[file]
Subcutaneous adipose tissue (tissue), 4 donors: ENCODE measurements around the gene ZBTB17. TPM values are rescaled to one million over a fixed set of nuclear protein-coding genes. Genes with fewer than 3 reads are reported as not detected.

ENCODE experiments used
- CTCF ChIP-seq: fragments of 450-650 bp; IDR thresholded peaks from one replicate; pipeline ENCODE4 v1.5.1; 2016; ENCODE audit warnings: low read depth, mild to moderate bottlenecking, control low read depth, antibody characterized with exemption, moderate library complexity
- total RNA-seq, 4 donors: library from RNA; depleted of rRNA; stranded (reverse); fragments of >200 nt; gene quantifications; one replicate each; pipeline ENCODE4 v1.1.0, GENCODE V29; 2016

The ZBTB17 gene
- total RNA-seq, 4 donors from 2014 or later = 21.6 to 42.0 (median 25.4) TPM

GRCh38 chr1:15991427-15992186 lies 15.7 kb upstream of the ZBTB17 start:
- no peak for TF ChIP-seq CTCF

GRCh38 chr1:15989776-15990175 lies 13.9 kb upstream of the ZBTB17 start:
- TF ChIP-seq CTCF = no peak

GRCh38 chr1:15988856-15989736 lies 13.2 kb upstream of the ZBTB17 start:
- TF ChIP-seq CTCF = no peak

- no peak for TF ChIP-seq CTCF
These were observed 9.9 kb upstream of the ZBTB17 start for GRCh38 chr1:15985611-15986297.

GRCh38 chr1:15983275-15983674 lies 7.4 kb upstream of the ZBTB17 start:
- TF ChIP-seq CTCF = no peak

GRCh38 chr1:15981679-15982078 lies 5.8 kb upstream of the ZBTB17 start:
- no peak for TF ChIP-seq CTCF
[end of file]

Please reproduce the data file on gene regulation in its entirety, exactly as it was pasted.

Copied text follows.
Subcutaneous adipose tissue (tissue), 4 donors: ENCODE measurements around the gene ZBTB17. TPM values are rescaled to one million over a fixed set of nuclear protein-coding genes. Genes with fewer than 3 reads are reported as not detected.

ENCODE experiments used
- CTCF ChIP-seq: fragments of 450-650 bp; IDR thresholded peaks from one replicate; pipeline ENCODE4 v1.5.1; 2016; ENCODE audit warnings: low read depth, mild to moderate bottlenecking, control low read depth, antibody characterized with exemption, moderate library complexity
- total RNA-seq, 4 donors: library from RNA; depleted of rRNA; stranded (reverse); fragments of >200 nt; gene quantifications; one replicate each; pipeline ENCODE4 v1.1.0, GENCODE V29; 2016

The ZBTB17 gene
- total RNA-seq, 4 donors from 2014 or later = 21.6 to 42.0 (median 25.4) TPM

GRCh38 chr1:15991427-15992186 lies 15.7 kb upstream of the ZBTB17 start:
- no peak for TF ChIP-seq CTCF

GRCh38 chr1:15989776-15990175 lies 13.9 kb upstream of the ZBTB17 start:
- TF ChIP-seq CTCF = no peak

GRCh38 chr1:15988856-15989736 lies 13.2 kb upstream of the ZBTB17 start:
- TF ChIP-seq CTCF = no peak

- no peak for TF ChIP-seq CTCF
These were observed 9.9 kb upstream of the ZBTB17 start for GRCh38 chr1:15985611-15986297.

GRCh38 chr1:15983275-15983674 lies 7.4 kb upstream of the ZBTB17 start:
- TF ChIP-seq CTCF = no peak

GRCh38 chr1:15981679-15982078 lies 5.8 kb upstream of the ZBTB17 start:
- no peak for TF ChIP-seq CTCF